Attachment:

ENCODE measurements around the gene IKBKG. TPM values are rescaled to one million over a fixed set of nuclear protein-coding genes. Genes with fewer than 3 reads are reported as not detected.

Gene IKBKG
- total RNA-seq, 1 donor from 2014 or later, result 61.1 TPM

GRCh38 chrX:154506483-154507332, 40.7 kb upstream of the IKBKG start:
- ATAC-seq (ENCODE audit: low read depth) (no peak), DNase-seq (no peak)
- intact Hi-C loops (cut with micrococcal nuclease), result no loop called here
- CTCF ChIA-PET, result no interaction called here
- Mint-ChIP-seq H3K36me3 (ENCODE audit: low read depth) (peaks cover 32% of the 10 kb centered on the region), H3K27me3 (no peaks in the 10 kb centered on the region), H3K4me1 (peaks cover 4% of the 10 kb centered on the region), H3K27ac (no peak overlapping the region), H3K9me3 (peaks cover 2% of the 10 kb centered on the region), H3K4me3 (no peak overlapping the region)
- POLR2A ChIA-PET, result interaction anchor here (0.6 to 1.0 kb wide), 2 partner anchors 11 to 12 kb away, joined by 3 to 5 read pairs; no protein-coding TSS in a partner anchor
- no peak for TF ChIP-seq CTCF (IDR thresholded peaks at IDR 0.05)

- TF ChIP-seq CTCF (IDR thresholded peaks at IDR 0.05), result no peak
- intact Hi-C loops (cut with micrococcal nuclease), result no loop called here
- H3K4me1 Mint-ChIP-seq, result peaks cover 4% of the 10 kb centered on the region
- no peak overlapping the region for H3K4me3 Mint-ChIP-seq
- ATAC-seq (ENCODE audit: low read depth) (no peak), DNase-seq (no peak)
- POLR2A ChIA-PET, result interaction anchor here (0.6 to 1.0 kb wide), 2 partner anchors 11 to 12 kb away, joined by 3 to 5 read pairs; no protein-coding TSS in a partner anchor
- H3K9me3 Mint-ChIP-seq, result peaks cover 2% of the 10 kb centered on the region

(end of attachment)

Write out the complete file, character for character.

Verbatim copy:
ENCODE measurements around the gene IKBKG. TPM values are rescaled to one million over a fixed set of nuclear protein-coding genes. Genes with fewer than 3 reads are reported as not detected.

Gene IKBKG
- total RNA-seq, 1 donor from 2014 or later, result 61.1 TPM

GRCh38 chrX:154506483-154507332, 40.7 kb upstream of the IKBKG start:
- ATAC-seq (ENCODE audit: low read depth) (no peak), DNase-seq (no peak)
- intact Hi-C loops (cut with micrococcal nuclease), result no loop called here
- CTCF ChIA-PET, result no interaction called here
- Mint-ChIP-seq H3K36me3 (ENCODE audit: low read depth) (peaks cover 32% of the 10 kb centered on the region), H3K27me3 (no peaks in the 10 kb centered on the region), H3K4me1 (peaks cover 4% of the 10 kb centered on the region), H3K27ac (no peak overlapping the region), H3K9me3 (peaks cover 2% of the 10 kb centered on the region), H3K4me3 (no peak overlapping the region)
- POLR2A ChIA-PET, result interaction anchor here (0.6 to 1.0 kb wide), 2 partner anchors 11 to 12 kb away, joined by 3 to 5 read pairs; no protein-coding TSS in a partner anchor
- no peak for TF ChIP-seq CTCF (IDR thresholded peaks at IDR 0.05)

- TF ChIP-seq CTCF (IDR thresholded peaks at IDR 0.05), result no peak
- intact Hi-C loops (cut with micrococcal nuclease), result no loop called here
- H3K4me1 Mint-ChIP-seq, result peaks cover 4% of the 10 kb centered on the region
- no peak overlapping the region for H3K4me3 Mint-ChIP-seq
- ATAC-seq (ENCODE audit: low read depth) (no peak), DNase-seq (no peak)
- POLR2A ChIA-PET, result interaction anchor here (0.6 to 1.0 kb wide), 2 partner anchors 11 to 12 kb away, joined by 3 to 5 read pairs; no protein-coding TSS in a partner anchor
- H3K9me3 Mint-ChIP-seq, result peaks cover 2% of the 10 kb centered on the region